LINGUIST List 3.443

Wed 27 May 1992

Disc: Tone, RelativMarkers, Human Subjects

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Directory

  1. Bill Poser, reference to pre-autosegmental work on tone
  2. Sue Blackwell, Re: 3.433 Chomsky Citations
  3. , Re: 3.426 Queries: OULIPO; Relative Markers; Reflexives
  4. "Nancy Frishberg", 3.421 Linguists, Human Subjects

Message 1: reference to pre-autosegmental work on tone

Date: Sat, 23 May 92 15:09:00 -0reference to pre-autosegmental work on tone
From: Bill Poser <posercrystals.stanford.edu>
Subject: reference to pre-autosegmental work on tone


While I think it is true that some earlier work on tone, especially
by Pike and by various Africanists, was not adequately credited
by early workers on autosegmental phonology, it is not quite true
that people at MIT were unaware of this work and did not credit it.
Will Leben's 1973 thesis, which provided the impetus to Goldsmith,
contains very explicit reference to this work. Inspection of
p.10, for example, reveals references to Edmondson & Bendor-Samuel
(1966), Rowlands (1959), Welmers (1962) and Pike (1948).

Nor was this tradition lost sight of. I reproduce here footnote
3 (p.156) of Poser (1982), published when I was an MIT graduate student:

 Although the theory was formalized by Goldsmith (1976)
 many of the basic observations had been known to Africanists
 for some time. See for example Welmers (1959), who says:
 "If sequences of two or three tonemes can be crowded into
 sumultaneity with a single vowel, it is equally true that,
 in some languages, the domain of a toneme may be more than
 one `syllable'." (p.6)

References

Edmondson, T. & J.T. Bendor-Samuel (1966)
"Tone Patterns of Etung,"
Journal of African Languages 5.1-6.

Leben, William (1973)
_Suprasegmental Phonology_.
Ph.D. dissertation, MIT.

Pike, K. L. (1948)
_Tone Languages_.
Ann Arbor: University of Michigan Press.

Poser, William J. (1982)
"Phonological Representation and Action-at-a-Distance",
in Harry van der Hulst and Norval Smith (eds.)
_The Structure of Phonological Representations_
(Part II)_ (Dordrecht: Foris) pp. 121-158.

Rowlands, E.C. (1959)
_A Grammar of Gambian Mandinka_.
London: SOAS.

Welmers, William (1959)
"Tonemics, Morphotonemics, and Tonal Morphemes,"
General Linguistics 4.1-9.

Welmers, William (1962)
"The Phonology of Kpelle,"
Journal of African Languages 1.69-93.
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Message 2: Re: 3.433 Chomsky Citations

Date: Mon, 25 May 92 11:35:27 BSRe: 3.433 Chomsky Citations
From: Sue Blackwell <sueenglish-rd-unit.birmingham.ac.uk>
Subject: Re: 3.433 Chomsky Citations

If Chomsky is really so prolific, how come he's not contributing to
this discussion? :-)
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Message 3: Re: 3.426 Queries: OULIPO; Relative Markers; Reflexives

Date: Sat, 23 May 1992 21:23 ESTRe: 3.426 Queries: OULIPO; Relative Markers; Reflexives
From: <CARTERACFcluster.NYU.EDU>
Subject: Re: 3.426 Queries: OULIPO; Relative Markers; Reflexives

Re relative markers over time: Cathy Ball could start with The Oxford Book of
English Talk, ed. James Sutherland, Oxford U.P. 1953, which gives extracts
from English dialogues starting in 1417 and ending in 1949. As far as possible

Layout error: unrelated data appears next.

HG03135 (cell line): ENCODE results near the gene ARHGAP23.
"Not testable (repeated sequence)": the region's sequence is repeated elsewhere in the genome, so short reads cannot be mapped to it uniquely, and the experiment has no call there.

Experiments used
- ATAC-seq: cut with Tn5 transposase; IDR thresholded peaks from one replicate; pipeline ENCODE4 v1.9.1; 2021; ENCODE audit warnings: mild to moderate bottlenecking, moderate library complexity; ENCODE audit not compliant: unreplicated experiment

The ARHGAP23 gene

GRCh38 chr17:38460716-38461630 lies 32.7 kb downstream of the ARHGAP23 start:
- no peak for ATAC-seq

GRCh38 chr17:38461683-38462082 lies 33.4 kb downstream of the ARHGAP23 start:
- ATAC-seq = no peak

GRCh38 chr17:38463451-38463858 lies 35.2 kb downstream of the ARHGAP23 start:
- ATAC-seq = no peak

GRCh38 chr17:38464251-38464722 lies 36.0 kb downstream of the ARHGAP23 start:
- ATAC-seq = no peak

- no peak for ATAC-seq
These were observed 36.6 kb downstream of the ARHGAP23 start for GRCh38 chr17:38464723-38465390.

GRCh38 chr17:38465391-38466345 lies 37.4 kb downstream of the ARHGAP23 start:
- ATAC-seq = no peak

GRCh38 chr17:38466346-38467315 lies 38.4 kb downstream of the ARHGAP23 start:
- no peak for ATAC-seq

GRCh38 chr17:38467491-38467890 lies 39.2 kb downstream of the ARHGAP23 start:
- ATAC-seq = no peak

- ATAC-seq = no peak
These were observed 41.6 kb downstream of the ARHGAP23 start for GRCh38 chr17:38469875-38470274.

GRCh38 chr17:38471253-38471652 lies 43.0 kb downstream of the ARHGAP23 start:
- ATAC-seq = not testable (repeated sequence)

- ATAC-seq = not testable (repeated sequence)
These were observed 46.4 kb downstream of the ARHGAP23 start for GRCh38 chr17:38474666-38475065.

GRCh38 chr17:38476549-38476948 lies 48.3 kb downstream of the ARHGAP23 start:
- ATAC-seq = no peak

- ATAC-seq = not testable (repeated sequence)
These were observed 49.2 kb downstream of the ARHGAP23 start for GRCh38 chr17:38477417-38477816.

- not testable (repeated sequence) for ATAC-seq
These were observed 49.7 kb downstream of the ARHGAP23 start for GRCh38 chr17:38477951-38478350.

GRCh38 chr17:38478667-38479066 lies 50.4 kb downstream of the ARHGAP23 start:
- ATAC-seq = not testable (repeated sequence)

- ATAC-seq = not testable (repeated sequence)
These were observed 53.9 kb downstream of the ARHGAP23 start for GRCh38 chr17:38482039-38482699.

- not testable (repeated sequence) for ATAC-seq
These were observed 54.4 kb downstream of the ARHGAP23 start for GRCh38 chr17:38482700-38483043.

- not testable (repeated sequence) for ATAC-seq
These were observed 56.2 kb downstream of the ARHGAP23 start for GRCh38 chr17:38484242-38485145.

they are genuine (from transcripts of trials, diaries etc.) with occasional
literary sources used. The texts themselves may not supply all the material
required but each one is properly attributed and should enable more copious
texts to be traced.
Mike Carter
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Message 4: 3.421 Linguists, Human Subjects

Date: Wed, 20 May 92 11:44:21 ED3.421 Linguists, Human Subjects
From: "Nancy Frishberg" <nancyfwatson.ibm.com>
Subject: 3.421 Linguists, Human Subjects

Thanks, Mark Mandel...your description of the UC Berkeley ASL seminar
reminded me of another similar occasion. I videotaped two deaf men in
conversation in front of my ASL Structure class at LaGuardia Community
College (New York) in the early '80s. They hadn't seen each other in
6-8 years and didn't realize that they both were living in NY City.

One man is a practicing attorney (with another grad degree besides the
law degree), deaf from infancy, but best classified as a native speaker
of English. His sign language acquisition started about age 21, while in
grad school.

The other is a professional dancer, also deaf from birth or infancy, who
reports that his high school diploma was granted just to get him out of
school, since he was the right age and still illiterate. (The school
has since been closed for educational malpractice or whatever the state
ended up calling it.) He was nearly alingual when the three of us met
in 1976 - communicative but using highly idiosyncratic gestural
behavior. He now uses a mix of ASL signs and idiosyncratic gestures in
a wonderfully inventive way, after having been immersed as an adult into
an enriched ASL-signing environment. He's still basically illiterate.
His is an amazing story for another occasion.

I had, of course, described the videotaping when inviting them to the
class. I presented them each with a written consent form, somewhere
between the formality of the two Mark described (3.421) (legalistic &
conversational). I had the lawyer interpret the informed consent form
for the dancer while the camera was running. I don't know whether this
procedure conformed to the college's policy (was there one?) or
accepted practice.

Nancy Frishberg (nancyfwatson.ibm.com)
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